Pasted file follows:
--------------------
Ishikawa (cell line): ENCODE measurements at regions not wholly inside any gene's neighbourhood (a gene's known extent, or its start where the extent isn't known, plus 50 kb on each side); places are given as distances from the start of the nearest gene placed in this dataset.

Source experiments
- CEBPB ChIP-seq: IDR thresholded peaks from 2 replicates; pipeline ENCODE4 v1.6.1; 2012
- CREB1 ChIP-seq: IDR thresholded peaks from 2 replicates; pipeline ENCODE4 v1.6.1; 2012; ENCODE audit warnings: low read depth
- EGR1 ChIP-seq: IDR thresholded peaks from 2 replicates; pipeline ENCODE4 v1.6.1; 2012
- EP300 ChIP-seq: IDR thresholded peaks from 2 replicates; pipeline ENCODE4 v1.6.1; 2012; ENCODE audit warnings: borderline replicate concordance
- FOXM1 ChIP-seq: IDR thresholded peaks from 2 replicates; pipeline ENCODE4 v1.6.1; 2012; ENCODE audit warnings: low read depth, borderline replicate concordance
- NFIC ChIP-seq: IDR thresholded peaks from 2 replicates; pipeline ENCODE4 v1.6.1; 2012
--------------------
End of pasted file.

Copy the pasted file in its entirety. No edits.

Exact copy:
Ishikawa (cell line): ENCODE measurements at regions not wholly inside any gene's neighbourhood (a gene's known extent, or its start where the extent isn't known, plus 50 kb on each side); places are given as distances from the start of the nearest gene placed in this dataset.

Source experiments
- CEBPB ChIP-seq: IDR thresholded peaks from 2 replicates; pipeline ENCODE4 v1.6.1; 2012
- CREB1 ChIP-seq: IDR thresholded peaks from 2 replicates; pipeline ENCODE4 v1.6.1; 2012; ENCODE audit warnings: low read depth
- EGR1 ChIP-seq: IDR thresholded peaks from 2 replicates; pipeline ENCODE4 v1.6.1; 2012
- EP300 ChIP-seq: IDR thresholded peaks from 2 replicates; pipeline ENCODE4 v1.6.1; 2012; ENCODE audit warnings: borderline replicate concordance
- FOXM1 ChIP-seq: IDR thresholded peaks from 2 replicates; pipeline ENCODE4 v1.6.1; 2012; ENCODE audit warnings: low read depth, borderline replicate concordance
- NFIC ChIP-seq: IDR thresholded peaks from 2 replicates; pipeline ENCODE4 v1.6.1; 2012